Trying to force confidence simply doesn’t work. But we will need all of the confidence we can get to feed her what she needs to eat to recover. The reason parents can’t fake confidence when we are feeding our daughters is the same reason we can’t repeat a positive affirmation to ourselves and expect it to change our lives. We don’t automatically feel better when we repeat an affirmation because we don’t believe the affirmation. We don’t feel confident when we feed our anorexic daughters because we don’t believe we know how to get her to eat when faced with her anorexic behaviors.
The experience of feeding my daughter and learning from the failed attempts at overcoming her resistance helped me discover what I think is the missing link in all of the descriptions I’ve read on how to get her to eat. I was able to figure this out by applying the tools I learned while training to become a certified life coach. I believe I found a way to tap into the power all parents have to help their kids:
The secret to successfully feeding your anorexic teen is using what you already believe to create the confidence you need to get her to eat.
Right now, you may not feel confident about getting her to eat, or about how much or what type of food to give her, but what do you believe that can create the feeling of confidence you need to get the job done?
Have you always been able to remain calm in a crisis?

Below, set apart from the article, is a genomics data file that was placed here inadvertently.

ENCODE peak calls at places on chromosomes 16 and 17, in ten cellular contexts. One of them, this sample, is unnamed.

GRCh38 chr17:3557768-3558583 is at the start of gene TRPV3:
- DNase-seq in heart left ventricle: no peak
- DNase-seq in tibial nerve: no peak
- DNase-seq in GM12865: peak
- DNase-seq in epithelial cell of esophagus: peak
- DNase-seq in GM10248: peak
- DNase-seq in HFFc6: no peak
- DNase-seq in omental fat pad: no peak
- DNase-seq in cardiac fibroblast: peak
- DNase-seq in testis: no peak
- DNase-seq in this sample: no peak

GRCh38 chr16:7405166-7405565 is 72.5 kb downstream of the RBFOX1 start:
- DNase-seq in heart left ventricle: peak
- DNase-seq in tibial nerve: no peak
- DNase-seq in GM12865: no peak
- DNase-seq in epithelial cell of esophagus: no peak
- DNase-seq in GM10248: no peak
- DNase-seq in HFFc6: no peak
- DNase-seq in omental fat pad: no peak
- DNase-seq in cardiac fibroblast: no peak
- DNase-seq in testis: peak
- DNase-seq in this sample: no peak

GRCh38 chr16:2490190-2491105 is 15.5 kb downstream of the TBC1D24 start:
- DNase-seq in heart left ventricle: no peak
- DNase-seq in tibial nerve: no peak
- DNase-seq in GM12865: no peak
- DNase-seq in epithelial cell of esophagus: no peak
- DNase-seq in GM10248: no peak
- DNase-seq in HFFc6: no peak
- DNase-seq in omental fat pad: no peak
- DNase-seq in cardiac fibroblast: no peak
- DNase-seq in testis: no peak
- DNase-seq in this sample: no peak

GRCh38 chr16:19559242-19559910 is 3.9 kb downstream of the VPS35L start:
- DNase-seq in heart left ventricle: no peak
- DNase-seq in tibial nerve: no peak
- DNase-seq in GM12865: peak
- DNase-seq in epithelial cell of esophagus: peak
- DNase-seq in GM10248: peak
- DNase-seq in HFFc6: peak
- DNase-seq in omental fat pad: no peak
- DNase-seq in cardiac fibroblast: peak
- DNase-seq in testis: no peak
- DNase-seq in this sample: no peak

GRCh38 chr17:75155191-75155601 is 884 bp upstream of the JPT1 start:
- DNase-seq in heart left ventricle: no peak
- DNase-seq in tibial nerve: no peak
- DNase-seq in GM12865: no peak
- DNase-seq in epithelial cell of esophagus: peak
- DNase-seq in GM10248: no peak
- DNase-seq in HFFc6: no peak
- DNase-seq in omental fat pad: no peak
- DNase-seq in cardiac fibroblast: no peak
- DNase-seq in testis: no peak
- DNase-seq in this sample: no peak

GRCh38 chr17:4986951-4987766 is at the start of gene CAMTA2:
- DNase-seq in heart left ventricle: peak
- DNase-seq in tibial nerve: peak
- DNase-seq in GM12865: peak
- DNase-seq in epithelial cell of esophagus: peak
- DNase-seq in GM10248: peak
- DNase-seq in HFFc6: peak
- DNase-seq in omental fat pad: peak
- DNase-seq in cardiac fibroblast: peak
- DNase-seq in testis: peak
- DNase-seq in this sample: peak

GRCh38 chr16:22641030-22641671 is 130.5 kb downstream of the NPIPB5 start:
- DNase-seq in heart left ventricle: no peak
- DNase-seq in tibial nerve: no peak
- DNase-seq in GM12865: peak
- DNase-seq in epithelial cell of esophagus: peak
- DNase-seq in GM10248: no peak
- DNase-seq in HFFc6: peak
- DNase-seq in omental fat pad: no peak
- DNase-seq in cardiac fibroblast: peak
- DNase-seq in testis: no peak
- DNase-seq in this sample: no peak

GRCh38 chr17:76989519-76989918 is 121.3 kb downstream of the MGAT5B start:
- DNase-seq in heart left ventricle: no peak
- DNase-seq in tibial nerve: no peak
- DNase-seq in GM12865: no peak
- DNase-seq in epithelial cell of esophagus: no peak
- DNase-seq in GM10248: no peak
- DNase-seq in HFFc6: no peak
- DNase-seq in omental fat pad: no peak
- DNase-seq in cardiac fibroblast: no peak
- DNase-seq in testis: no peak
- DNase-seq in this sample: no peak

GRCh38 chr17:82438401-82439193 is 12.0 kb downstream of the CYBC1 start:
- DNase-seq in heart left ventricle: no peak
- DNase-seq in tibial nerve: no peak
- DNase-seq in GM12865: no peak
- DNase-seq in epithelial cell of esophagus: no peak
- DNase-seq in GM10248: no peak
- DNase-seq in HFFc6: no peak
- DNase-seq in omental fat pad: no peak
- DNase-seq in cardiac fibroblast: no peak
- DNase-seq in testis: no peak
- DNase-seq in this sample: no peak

Would you do anything to help your daughter?
Are you tenacious?
Have you been able to figure other things out when your kids needed you?
Use the beliefs you have about yourself as a parent or about yourself in general to get to a feeling of confidence. Some examples that I used that created confidence in me:
I am the best person to support her through this.
I can always figure out what to do.
My love for her is stronger than the anorexia.
I am capable of doing whatever it takes to help my daughter.
You can go through the same process to feel however you want to feel to show up as the parent you want to be for your daughter by first asking, “how do I want to feel?” It helps tremendously to separate your feelings about the anorexia from your feelings toward your daughter. You can be angry, confused, scared, overwhelmed, helpless, sad, or anything else about the anorexia, but bringing those feelings to the table when you are trying to get her to eat will not be useful to you or to your daughter.
Once you have decided on a belief that creates your desired feeling, plan to focus on this belief during the 6 times a day when you feed her: breakfast, lunch, dinner, and three snacks. Notice how differently you act when you dial into an authentic feeling by using a belief that you already have. When you can be the parent that your daughter has always trusted instead of joining in her fear and anxiety, it will make a difference for you, and in turn, it will make a difference for her.
If you would like to learn more about how to apply this and other tools to the successful feeding of your anorexic teen, email me at firstname.lastname@example.org for a free 20-minute mini coaching session.